Most vegetable and poultry farmers have felt the financial pinch caused by the closure of businesses due to covid19 restrictions. One farmer, however, isn't crying just yet.
Brian Maturine 35, has been a farmer for 20 years and in the poultry business for three years. Prior to that, he reared pigs, which he still does.
Maturine was busy tending to his farming duties when Newsday visited him at his Maturine & Sons Farm at Block 3, Tractor Pool Road in Wallerfield on April 9. His son, Mosiah, was also there with other workers.
When asked if the closure of major food businesses owing to government's stay-at-home measures had affected his output negatively, Maturine was very optimistic.
He said, "This is my first batch of chickens since covid19 started about a month ago. But I contacted the mill and they said business is running as usual.
"The country imports plenty, so the local farmers can handle the market. The government could make a bigger move towards farming. With good management, the government could make that happen. They already know the system. Just have accountability."
Maturine believes government should be able to absorb most of the produce that farmers have and distribute it locally or internationally as they see fit.
"At maximum capacity, I can rear about 11,000 chickens. I can do more but I'll need financing for that. Before, when a farmer had his goods ready for market, the government would take all. They should go back to that."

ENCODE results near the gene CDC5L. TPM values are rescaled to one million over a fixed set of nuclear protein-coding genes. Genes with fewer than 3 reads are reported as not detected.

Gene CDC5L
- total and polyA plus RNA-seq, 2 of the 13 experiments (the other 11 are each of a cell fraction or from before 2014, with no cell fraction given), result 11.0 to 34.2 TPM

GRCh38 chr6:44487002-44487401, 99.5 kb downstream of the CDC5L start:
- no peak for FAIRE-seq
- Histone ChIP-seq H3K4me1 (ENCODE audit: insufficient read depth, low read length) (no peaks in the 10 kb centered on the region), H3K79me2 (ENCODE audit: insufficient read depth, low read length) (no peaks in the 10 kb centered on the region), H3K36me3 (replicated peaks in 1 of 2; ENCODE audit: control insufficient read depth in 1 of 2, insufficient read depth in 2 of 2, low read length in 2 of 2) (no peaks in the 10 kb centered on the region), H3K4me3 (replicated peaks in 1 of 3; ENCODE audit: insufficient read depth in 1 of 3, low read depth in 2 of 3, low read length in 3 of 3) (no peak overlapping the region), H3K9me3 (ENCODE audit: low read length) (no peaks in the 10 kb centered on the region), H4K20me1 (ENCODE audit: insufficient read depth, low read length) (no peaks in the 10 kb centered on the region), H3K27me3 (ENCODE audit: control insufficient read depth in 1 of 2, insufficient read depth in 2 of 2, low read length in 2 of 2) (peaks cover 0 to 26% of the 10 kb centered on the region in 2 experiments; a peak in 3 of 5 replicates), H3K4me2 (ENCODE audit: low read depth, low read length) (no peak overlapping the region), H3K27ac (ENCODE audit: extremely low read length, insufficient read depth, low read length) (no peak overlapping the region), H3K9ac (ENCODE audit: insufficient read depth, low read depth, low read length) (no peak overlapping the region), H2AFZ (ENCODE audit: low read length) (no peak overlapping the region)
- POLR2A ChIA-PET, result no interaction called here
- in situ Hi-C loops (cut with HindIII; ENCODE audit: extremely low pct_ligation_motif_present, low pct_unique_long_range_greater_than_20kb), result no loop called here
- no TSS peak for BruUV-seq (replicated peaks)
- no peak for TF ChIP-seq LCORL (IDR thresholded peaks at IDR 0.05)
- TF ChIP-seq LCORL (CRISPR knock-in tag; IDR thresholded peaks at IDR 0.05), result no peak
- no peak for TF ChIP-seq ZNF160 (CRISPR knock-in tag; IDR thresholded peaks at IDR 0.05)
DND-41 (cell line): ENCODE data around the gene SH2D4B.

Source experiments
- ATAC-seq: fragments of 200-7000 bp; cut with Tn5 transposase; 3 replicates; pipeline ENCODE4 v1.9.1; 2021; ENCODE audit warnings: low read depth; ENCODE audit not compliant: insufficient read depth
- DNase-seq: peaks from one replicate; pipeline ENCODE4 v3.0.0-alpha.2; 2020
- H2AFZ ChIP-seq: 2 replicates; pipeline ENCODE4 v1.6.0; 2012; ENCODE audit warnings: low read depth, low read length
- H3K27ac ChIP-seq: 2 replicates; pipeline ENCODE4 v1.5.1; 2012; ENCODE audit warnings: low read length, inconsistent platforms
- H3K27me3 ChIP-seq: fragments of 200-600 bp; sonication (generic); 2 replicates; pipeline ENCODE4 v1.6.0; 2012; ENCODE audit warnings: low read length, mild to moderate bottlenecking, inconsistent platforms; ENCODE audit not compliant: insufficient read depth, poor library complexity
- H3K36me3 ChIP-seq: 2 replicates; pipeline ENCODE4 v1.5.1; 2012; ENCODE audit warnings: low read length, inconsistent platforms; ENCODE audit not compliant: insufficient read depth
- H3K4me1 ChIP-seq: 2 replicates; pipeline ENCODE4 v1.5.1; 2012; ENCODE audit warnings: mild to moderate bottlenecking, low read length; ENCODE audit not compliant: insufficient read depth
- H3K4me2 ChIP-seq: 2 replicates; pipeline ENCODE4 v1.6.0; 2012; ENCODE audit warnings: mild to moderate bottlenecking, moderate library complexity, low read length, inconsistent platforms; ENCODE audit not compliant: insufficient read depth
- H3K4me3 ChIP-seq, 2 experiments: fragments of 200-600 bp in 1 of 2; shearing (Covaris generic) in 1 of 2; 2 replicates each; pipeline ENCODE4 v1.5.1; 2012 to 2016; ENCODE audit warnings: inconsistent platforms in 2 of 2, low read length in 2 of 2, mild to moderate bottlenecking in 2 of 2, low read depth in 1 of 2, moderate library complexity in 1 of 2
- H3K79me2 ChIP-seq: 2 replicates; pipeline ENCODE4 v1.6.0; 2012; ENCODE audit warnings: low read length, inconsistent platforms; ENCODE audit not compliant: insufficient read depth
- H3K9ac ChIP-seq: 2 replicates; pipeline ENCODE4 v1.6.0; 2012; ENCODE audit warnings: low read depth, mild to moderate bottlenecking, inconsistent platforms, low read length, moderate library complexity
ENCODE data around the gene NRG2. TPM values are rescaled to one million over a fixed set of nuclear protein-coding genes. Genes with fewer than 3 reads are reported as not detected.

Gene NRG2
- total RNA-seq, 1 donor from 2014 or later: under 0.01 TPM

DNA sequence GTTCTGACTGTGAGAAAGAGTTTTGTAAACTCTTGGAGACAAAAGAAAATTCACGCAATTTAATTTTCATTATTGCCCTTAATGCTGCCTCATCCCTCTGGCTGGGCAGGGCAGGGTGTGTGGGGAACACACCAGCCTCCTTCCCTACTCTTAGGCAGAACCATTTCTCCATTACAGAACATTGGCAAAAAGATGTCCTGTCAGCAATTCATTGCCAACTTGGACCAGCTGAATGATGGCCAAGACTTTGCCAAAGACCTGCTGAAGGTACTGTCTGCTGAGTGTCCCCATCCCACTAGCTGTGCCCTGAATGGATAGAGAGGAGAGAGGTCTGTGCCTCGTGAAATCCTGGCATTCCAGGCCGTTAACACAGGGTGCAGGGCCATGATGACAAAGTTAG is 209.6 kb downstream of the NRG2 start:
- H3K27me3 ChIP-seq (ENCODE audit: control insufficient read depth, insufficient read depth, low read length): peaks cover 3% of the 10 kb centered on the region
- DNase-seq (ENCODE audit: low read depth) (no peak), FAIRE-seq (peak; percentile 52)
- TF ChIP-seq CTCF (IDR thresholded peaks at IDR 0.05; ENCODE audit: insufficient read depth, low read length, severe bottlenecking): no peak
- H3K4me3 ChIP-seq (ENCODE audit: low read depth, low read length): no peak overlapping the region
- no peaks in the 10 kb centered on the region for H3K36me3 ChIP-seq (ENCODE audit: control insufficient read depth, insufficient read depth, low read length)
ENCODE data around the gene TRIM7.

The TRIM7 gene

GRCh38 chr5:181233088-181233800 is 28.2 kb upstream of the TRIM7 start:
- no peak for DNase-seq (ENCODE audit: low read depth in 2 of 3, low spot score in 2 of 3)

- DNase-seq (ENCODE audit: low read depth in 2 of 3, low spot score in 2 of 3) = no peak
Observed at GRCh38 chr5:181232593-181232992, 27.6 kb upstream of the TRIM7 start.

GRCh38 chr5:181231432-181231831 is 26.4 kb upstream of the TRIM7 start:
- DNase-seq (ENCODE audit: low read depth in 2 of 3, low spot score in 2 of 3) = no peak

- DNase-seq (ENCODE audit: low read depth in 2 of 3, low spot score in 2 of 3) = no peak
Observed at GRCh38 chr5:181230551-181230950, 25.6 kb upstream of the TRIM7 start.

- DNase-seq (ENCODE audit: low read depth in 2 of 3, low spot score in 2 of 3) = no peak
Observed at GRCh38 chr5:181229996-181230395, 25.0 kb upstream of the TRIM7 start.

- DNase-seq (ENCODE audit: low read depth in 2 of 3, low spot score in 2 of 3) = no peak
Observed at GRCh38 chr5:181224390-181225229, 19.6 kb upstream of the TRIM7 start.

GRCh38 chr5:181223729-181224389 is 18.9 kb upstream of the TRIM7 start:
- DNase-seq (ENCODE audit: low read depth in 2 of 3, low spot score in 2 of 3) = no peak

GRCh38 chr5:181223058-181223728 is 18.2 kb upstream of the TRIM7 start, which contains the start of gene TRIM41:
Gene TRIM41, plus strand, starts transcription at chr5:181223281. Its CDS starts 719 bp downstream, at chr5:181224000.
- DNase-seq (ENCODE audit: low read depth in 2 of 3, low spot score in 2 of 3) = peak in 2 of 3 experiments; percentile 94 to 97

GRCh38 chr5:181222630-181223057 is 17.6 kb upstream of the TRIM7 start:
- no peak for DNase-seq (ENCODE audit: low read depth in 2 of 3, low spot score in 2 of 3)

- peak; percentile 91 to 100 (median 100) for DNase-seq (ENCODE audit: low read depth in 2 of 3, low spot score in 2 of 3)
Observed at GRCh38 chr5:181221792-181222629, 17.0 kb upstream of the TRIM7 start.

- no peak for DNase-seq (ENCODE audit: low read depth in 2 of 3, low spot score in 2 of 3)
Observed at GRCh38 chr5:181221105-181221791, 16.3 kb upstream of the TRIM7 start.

Maturine said he was hoping to do more than just produce food for sale.
"I was speaking to a friend last week, and we were thinking about planting some crops and giving it to the School Feeding Programme. That would be our contribution to the society as a farmer."
While many parts of the country have been experiencing dry taps as is the norm at this time of year, Maturine said farms in his area had enough water.
"We have an adequate supply in this farming area. The only issue we have, is when a main water line bursts, well...we have to wait on WASA to come and fix it"
Speaking more about his business, Maturine said, "I also plant dasheen bush and dasheen. On Saturdays and Sundays I sell pork in the Port of Spain market.
"The pork industry is just like the chicken industry. A farmer cannot mind 100 pigs and it's ready for market and you're selling ten a week. Before, the government would take all off your hands.
Maturine also sells pork produced by other farmers.
"I sell my pork at 25 dollars a pound and do business with the farmers. I also buy the meat from other farmers, butcher it at the Port of Spain Abattoir and sell in Port of Spain market."
Maturine took time out to praise the Shanghai Construction Group (SCG). The Chinese-based construction firm is and has been involved in several major government projects in TT.
"I've been dealing with SCG for a long time. One thing about them is that they buy all their market produce and meats locally."
Maturine plans to open a meat shop eventually but one problem persists.
"I told my son that we have to open a meat shop as that is where the money is, but securing a place is difficult. You don't want to start paying rent and then the landlord, after two years, wants their space back. So the only alternative is to purchase, and securing a mortgage is difficult."